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Customer Review

1 of 1 people found the following review helpful
5.0 out of 5 stars The Hardline, 24 Nov. 2012
This review is from: Introducing The Hardline According To Terence Trent D'Arby (Audio CD)
Terence Trent D'Arby (or Sananda Matreiya, as he is now known) has, simply put, one of the greatest soul voices of his generation. Absolutely stunning live performances and a high tenor voice with both power, fragility, tone and range meant that Terence Trent D'Arby seemed to have the world at his feet when he exploded onto the 1987 music scene with 'Introducing the Hardline According to Terence Trent D'Arby'. Yet he never quite took off as expected. A combination of bad timing on the release (1987, the prime-time of Prince and Michael Jackson), reports of an out-of-control (justified?) ego, much-ridiculed statements that his debut album would have been 'the most important debut since the Beatles released 'Please Please Me' and record companies not quite knowing exactly where to place and promote D'Arby worked against him becoming a household name. A weak sophomore effort 'Neither Fish Nor Flesh' and further experimental records subsequently which were never quite as consistent sonically as 'Introducing the Hardline' meant that his music will always be overshadowed by his ego. Possessing a significantly richer voice than Michael Jackson, and much more versatile vocally than Prince, it really is quite a shame that D'Arby is so overlooked.

'Hardline' opens with some strange static before bursting through your speakers with 'If You Go to Heaven'. 'If You Let Me Stay' and 'Wishing Well' are tracks two and three, and are probably some of his most well-known tracks, and two of the most successful singles on the album. The searing highs of the chorus of the former and the incredibly catchy latter will remain in your head for a while (in particular, the synth lines of 'Wishing Well' - you'll be whistling them for days!). The guitar driven 'I'll Never Turn my Back on You' is followed by 'Dance Little Sister', another hit from the album which opens with a bit of humour. The next three songs are often overlooked but 'Seven More Days', 'Let's Go Forward' and 'Rain' (a peculiar, soulful remake of a classic nursery rhyme - it shouldn't work, but it does!) are worthy additions to the album. 'Sign Your Name', the third single from the album, went straight to number 2 in the Uk and number 4 in the US, and is a ballad that really shows off Terence's voice. 'As Yet Untitled' is a track that divides opinions - as a completely acapella 5 and a half minute song in the midst of an album full of danceable soul, it is understandable, and perhaps an early indication of the strange decisions that would later come to punctuate his unsteady career. That being said, the multi-tracked vocal without accompaniments shows the incredible control and power that D'Arby possessed. Finally, the closer, a cover of the Smokey Robinson's (Made famous by a young Michael Jackson in the Jackson 5) 'Who's Loving You' is without a doubt my favourite track from the album. With just the right amount of vocal acrobatics and buckets and buckets of soul, it is probably the most complete version of the song around.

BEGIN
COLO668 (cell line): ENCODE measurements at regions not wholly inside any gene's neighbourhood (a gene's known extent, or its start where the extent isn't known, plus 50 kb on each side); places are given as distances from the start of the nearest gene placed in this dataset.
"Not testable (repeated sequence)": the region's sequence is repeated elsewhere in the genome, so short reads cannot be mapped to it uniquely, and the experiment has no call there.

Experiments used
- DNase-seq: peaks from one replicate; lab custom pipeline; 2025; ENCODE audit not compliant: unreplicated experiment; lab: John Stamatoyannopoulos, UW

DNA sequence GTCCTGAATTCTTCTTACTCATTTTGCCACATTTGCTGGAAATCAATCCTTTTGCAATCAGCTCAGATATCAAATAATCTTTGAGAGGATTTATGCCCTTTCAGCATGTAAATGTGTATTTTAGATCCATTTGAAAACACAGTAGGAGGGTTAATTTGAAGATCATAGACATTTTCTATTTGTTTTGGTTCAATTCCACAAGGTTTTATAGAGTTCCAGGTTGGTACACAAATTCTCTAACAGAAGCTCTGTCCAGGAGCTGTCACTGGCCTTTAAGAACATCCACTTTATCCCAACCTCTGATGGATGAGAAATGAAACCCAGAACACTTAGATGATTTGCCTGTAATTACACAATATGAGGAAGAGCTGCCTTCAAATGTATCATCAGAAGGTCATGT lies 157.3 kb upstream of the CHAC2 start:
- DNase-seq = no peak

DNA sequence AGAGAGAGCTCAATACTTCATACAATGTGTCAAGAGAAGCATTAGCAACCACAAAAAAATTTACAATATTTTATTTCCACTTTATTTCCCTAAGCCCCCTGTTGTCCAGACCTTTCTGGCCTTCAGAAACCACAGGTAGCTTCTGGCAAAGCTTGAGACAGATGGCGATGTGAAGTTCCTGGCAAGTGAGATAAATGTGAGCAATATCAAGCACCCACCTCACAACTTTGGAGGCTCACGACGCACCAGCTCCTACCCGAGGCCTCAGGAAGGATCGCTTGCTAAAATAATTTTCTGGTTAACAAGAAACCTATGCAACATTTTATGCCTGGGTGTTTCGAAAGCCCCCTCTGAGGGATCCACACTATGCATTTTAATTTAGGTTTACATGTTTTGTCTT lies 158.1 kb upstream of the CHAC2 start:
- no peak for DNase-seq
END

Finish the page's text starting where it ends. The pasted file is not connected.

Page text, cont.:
Although a 'Greatest Hits' collection is also available covering five of the hits from "Introducing the Hardline', I would recommend picking this album up as well because as a whole, it really is quite spectacular. While history made sure that it wasn't the most 'important' debut of since the Beatles, it was arguably one of the best.
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Showing 1-1 of 1 posts in this discussion
Initial post: 19 Feb 2015 21:22:07 GMT
Cloudberry says:
A very balanced review - and I agree with virtually everything you say here.

"As Yet Untitled" is a shame, because I really hate the track - pompous in the extreme. Exclude it and the album is one of the great debuts ever released. However, when I play the album, I persevere with the track. One day, maybe .... it will grow on me.

It's also a shame he was forgotten, because he showed so much talent and originality. Still, we have this album, with or without "... Untitled" as a reminder of TTD.
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